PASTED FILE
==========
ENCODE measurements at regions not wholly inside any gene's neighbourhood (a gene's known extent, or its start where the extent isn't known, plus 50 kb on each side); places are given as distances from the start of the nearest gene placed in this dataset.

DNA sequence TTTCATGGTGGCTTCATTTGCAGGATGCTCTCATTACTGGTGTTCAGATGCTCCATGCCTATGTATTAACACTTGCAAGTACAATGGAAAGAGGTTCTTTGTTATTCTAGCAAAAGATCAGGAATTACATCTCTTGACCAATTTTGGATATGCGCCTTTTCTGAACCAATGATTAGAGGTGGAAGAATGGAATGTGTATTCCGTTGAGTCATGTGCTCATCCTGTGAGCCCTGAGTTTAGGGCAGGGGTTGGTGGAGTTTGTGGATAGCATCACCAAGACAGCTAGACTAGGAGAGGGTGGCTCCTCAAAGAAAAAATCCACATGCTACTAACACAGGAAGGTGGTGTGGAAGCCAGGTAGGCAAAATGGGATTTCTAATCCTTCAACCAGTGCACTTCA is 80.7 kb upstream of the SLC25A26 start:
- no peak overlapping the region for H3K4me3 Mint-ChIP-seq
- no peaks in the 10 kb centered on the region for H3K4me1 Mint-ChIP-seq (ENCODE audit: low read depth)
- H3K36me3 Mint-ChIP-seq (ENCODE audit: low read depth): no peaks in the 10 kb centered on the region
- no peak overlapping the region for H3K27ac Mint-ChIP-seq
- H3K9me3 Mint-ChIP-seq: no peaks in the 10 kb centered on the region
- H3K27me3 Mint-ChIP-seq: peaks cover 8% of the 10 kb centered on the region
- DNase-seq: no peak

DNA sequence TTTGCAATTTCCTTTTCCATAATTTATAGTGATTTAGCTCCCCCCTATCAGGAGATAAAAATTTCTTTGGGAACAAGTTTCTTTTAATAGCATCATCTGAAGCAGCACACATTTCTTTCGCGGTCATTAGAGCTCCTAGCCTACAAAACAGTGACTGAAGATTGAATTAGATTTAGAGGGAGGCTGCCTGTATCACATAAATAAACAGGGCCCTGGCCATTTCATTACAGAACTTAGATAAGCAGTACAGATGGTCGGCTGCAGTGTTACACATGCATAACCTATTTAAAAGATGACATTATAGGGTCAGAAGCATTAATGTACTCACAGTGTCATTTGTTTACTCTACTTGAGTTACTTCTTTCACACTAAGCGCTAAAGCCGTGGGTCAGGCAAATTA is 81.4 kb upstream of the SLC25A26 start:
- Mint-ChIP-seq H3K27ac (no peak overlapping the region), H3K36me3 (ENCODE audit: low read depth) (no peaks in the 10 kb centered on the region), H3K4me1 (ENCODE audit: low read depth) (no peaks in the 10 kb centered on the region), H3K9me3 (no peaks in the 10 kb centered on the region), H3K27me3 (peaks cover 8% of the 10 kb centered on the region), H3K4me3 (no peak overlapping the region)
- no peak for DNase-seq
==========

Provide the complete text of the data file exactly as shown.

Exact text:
ENCODE measurements at regions not wholly inside any gene's neighbourhood (a gene's known extent, or its start where the extent isn't known, plus 50 kb on each side); places are given as distances from the start of the nearest gene placed in this dataset.

DNA sequence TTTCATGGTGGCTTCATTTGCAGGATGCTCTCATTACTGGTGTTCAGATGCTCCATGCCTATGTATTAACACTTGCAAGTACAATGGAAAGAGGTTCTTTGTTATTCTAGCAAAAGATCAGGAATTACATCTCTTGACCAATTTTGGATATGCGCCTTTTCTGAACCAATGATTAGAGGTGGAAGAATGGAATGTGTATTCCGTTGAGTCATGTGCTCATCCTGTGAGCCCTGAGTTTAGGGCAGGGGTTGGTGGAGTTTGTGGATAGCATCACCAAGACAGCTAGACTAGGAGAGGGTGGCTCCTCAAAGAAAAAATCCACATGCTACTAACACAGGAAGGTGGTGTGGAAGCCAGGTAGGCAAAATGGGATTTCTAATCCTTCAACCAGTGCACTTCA is 80.7 kb upstream of the SLC25A26 start:
- no peak overlapping the region for H3K4me3 Mint-ChIP-seq
- no peaks in the 10 kb centered on the region for H3K4me1 Mint-ChIP-seq (ENCODE audit: low read depth)
- H3K36me3 Mint-ChIP-seq (ENCODE audit: low read depth): no peaks in the 10 kb centered on the region
- no peak overlapping the region for H3K27ac Mint-ChIP-seq
- H3K9me3 Mint-ChIP-seq: no peaks in the 10 kb centered on the region
- H3K27me3 Mint-ChIP-seq: peaks cover 8% of the 10 kb centered on the region
- DNase-seq: no peak

DNA sequence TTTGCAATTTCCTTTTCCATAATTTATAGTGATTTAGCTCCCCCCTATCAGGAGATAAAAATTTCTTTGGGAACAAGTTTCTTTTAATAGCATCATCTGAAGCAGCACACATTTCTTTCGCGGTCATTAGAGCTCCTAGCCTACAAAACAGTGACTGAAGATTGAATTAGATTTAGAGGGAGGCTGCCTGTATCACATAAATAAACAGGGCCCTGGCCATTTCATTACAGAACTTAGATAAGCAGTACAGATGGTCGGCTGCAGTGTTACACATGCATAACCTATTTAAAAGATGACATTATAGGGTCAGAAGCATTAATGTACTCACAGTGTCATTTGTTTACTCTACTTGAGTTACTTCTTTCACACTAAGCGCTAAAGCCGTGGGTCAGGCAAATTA is 81.4 kb upstream of the SLC25A26 start:
- Mint-ChIP-seq H3K27ac (no peak overlapping the region), H3K36me3 (ENCODE audit: low read depth) (no peaks in the 10 kb centered on the region), H3K4me1 (ENCODE audit: low read depth) (no peaks in the 10 kb centered on the region), H3K9me3 (no peaks in the 10 kb centered on the region), H3K27me3 (peaks cover 8% of the 10 kb centered on the region), H3K4me3 (no peak overlapping the region)
- no peak for DNase-seq